How do Destiny’s Child contact the dead? They have a Séyoncé. Jokes, and associations with teenage sleepover ouija board dabbling aside, séances obviously have a fascinating, if spooky, history. But until seeing this fascinating book of photographs by Shannon Taggart, simply titled Séance, I was quite ignorant of the prevalence of the practice today.
“Whatever its origins, there has been no shortage of artists inspired by the ideas of Spiritualism”
Taggart has spent the last eighteen years documenting contemporary Spiritualism, a religion that originated in America in the mid-nineteenth century and believes in communication with spirits of the dead. Brooklyn-based Taggart was, somewhat unusually, given access to the Spiritualist communities of Lily Dale, New York and The Arthur Findlay College in Essex; and her candid, strange and occasionally rather sweet images offer an insight into previously undocumented communities.
Presented alongside archive imagery including photographs, artworks and book spreads dating back to the early twentieth-century, her work shows that both the nature of the Spiritualist communities, and the processes they use, are remarkably similar to those when the practice first came to being in 1848 in Hydesville, New York. That year, sisters Kate and Margaret Fox reported that they had made contact with the spirit of a dead man who was buried under their house; saying that they’d heard him tapping on things. Although there was no record of a body having been found, and four decades later the sisters admitted the whole thing was a hoax (an admission they later retracted); the idea of actively seeking to commune with the dead quickly caught on and became an unlikely part of early American cultural ideologies (though largely among the middle and upper classes.)
Whatever its origins, there has been no shortage of artists inspired by the ideas of Spiritualism. Among its most famous proponents is Swedish artist Hilma af Klint, who belonged to a circle of women called The Five who frequently took part in séances together. Her abstract paintings are widely seen to be informed by her interest in spiritually; and among her Modernist peers who shared an interest in such matters (though not to such a stated extent) are Wassily Kandinsky, Piet Mondrian and Kazimir Malevich, who drew inspiration from the related Theosophical movement. This billed itself as an “unsectarian body of seekers after truth, who endeavour to promote brotherhood and strive to serve humanity” through explorations of matters such as Occultism and the Western esoteric traditions of Hermetic Qabalah.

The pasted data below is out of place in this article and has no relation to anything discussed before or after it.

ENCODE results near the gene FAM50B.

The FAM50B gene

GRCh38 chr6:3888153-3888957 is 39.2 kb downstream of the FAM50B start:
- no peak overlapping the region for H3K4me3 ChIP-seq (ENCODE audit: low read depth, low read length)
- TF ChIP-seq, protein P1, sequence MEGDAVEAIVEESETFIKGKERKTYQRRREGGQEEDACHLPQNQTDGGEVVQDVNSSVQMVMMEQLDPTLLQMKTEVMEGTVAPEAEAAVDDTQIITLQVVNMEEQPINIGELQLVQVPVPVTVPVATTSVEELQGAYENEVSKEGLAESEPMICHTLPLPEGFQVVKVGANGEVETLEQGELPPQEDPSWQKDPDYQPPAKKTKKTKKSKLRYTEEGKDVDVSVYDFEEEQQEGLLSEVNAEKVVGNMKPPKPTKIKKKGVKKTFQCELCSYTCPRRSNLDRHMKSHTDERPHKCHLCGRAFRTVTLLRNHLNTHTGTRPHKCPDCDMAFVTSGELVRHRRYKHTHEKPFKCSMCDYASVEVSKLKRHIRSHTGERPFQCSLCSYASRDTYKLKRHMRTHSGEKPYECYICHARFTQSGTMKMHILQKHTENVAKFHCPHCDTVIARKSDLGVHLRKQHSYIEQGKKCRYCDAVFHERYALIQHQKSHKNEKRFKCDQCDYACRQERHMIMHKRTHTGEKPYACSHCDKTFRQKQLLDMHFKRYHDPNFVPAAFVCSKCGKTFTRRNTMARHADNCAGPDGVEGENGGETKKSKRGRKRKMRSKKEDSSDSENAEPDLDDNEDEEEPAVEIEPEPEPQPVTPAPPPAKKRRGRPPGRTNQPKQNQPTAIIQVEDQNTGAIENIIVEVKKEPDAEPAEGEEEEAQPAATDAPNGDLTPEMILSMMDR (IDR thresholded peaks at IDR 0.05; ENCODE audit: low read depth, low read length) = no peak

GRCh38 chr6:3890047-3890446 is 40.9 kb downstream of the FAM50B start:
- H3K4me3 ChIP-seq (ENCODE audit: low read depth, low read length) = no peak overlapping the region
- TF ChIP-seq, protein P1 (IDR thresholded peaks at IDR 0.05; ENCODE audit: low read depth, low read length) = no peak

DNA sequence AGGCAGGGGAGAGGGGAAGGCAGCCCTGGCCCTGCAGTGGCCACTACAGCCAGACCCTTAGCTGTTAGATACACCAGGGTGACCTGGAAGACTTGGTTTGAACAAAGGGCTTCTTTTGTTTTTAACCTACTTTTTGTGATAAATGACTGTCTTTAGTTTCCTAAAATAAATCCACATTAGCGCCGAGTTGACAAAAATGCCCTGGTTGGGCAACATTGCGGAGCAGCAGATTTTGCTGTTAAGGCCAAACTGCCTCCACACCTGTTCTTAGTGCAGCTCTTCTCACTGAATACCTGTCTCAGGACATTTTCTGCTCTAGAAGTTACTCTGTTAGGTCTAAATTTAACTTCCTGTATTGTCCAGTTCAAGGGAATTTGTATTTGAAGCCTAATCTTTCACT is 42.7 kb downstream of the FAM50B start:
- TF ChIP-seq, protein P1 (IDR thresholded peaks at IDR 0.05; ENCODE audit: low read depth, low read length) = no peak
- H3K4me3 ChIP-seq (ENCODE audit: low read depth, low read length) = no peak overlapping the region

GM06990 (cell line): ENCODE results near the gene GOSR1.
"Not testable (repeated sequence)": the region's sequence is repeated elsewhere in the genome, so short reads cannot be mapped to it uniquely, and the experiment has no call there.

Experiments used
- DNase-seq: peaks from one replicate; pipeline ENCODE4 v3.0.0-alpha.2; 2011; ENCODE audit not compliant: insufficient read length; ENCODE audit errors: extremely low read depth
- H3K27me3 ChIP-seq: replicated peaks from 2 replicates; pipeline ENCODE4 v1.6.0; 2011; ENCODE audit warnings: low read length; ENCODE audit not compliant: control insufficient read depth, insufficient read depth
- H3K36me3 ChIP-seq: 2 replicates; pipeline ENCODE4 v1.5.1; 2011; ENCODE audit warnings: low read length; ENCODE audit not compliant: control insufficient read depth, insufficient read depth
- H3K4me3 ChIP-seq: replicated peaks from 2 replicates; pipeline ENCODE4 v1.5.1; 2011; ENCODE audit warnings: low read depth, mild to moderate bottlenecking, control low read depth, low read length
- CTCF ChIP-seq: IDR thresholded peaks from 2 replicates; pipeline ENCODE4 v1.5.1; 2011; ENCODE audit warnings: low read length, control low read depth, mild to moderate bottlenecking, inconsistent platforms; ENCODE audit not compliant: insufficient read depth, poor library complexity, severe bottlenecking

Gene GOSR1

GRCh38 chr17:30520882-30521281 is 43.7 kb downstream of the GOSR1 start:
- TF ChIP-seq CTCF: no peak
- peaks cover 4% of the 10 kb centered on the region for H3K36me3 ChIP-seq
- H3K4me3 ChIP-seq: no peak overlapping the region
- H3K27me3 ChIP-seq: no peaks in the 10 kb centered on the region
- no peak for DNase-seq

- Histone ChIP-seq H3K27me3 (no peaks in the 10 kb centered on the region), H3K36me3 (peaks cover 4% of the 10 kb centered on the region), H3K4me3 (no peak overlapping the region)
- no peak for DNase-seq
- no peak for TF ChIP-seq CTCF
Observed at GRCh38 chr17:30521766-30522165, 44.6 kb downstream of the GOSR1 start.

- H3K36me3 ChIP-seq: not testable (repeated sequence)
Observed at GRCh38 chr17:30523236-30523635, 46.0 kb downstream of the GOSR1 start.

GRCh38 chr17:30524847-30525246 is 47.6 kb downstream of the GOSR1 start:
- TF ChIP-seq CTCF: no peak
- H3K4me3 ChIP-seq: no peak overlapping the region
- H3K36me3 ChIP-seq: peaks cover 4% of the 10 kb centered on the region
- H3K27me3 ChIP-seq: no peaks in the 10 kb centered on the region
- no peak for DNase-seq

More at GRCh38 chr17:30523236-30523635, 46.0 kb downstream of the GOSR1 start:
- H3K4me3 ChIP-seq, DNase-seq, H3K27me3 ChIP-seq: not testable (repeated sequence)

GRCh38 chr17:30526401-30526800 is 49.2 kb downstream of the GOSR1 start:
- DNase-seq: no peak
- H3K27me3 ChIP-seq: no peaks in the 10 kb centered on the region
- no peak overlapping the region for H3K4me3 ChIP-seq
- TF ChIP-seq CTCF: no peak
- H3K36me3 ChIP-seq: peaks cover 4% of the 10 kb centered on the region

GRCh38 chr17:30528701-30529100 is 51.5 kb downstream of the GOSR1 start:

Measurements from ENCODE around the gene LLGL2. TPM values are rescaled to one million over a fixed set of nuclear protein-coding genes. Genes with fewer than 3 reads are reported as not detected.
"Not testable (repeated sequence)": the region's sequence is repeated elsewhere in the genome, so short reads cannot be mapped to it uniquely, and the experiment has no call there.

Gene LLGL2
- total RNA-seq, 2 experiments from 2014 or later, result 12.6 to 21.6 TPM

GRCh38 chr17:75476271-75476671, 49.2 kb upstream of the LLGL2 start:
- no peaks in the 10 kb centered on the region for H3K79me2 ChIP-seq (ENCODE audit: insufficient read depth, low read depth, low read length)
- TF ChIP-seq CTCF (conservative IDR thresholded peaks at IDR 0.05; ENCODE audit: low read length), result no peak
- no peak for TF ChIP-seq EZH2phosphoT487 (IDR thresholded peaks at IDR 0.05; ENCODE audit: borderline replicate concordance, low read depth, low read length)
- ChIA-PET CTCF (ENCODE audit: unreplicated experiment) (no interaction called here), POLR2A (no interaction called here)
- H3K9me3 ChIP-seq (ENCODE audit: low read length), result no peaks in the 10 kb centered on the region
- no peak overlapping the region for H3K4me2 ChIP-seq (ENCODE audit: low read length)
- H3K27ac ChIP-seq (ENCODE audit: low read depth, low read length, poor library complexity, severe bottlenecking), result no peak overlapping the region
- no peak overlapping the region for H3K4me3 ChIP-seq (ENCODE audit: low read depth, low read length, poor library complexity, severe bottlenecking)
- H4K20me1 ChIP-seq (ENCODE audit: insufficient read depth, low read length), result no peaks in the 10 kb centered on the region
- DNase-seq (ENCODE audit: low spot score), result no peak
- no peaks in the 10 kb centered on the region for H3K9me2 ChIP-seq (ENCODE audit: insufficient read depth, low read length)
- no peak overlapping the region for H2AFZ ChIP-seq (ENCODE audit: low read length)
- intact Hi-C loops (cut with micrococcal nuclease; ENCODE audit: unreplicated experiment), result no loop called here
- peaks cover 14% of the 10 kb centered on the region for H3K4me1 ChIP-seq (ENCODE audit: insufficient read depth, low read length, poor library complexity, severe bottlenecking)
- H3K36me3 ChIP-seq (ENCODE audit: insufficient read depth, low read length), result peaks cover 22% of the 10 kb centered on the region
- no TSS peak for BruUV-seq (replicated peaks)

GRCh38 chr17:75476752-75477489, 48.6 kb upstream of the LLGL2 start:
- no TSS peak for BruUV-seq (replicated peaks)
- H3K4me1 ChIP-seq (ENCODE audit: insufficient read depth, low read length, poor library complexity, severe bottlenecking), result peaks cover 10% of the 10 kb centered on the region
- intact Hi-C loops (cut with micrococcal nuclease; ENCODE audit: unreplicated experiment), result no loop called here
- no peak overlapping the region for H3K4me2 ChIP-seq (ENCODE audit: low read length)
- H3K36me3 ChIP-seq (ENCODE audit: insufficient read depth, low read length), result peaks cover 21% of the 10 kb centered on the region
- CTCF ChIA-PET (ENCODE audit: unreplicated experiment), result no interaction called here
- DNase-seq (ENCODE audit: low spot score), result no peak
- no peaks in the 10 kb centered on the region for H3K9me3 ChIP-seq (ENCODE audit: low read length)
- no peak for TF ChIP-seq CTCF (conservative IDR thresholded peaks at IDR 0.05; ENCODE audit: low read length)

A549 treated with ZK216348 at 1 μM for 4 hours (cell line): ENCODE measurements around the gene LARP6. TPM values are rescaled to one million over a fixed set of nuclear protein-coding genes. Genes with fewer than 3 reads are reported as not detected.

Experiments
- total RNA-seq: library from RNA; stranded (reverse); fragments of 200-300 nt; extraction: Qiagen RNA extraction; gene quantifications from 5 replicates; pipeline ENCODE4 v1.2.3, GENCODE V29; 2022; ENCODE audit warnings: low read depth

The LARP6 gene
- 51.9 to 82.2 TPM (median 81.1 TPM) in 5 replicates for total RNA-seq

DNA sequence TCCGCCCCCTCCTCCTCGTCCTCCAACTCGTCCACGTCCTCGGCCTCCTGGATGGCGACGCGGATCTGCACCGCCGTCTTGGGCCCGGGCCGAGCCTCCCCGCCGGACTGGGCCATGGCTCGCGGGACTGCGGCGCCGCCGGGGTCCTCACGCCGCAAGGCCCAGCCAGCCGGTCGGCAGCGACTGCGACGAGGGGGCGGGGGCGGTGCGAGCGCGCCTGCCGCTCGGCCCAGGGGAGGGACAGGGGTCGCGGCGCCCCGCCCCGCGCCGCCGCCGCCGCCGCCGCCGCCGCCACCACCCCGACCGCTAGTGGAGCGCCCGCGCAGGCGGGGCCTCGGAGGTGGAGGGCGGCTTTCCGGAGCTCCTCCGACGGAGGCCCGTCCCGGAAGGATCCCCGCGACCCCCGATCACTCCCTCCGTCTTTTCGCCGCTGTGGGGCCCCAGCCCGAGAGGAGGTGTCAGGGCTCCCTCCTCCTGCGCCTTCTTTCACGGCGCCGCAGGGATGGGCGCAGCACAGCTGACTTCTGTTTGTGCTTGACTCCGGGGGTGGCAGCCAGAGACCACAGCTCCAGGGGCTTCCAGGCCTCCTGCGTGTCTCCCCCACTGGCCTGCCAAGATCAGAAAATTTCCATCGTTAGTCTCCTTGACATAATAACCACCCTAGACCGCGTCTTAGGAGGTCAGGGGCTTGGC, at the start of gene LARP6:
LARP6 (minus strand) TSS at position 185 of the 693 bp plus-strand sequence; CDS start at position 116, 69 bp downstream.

Spiritualism has long played a role in the practice of Taggart, too: as a teenager, her cousin claimed to have received a message offering details of her grandfather’s death from a medium. A decade or so later, in 2001, when working as a photographer, Taggart decided to shoot some images of where her cousin received that message, the aforementioned Lily Dale in New York, where the world’s largest Spiritualist community is based.
“The images veer from very haunting and eerie to the sort of cute snaps you’d find in your mum’s dusty, stashed-away photo album”
The photographer initially set out to spend a summer there but ended up revisiting such communities over almost two decades, simultaneously learning about the religion and its followers and gradually telling those stories photographically. She ended up spending years traveling the globe searching for “ectoplasm”, a substance defined as “supernatural” and viscous, “that supposedly exudes from the body of a medium during a spiritualistic trance and forms the material for the manifestation of spirits”.
Séance showcases 150 of Taggart’s images alongside her own commentary on her experiences, as well as a foreword penned by Ghostbusters creator Dan Aykroyd, who it turns out is a fourth-generation Spiritualist himself.
The images veer from very haunting and eerie to the sort of cute snaps you’d find in your mum’s dusty, stashed-away photo album of Butlins holiday snaps from the eighties—all gaudy colours and people seeming to have a good time. Whatever your stance on all things ghostly, the book is utterly compelling: the images alone tell a thousand stories. Augmented by a beautiful use of typography and carefully considered layouts, the complete package has the feeling of both a historical document and a sociological study on a contemporary culture that most of us had very little idea about.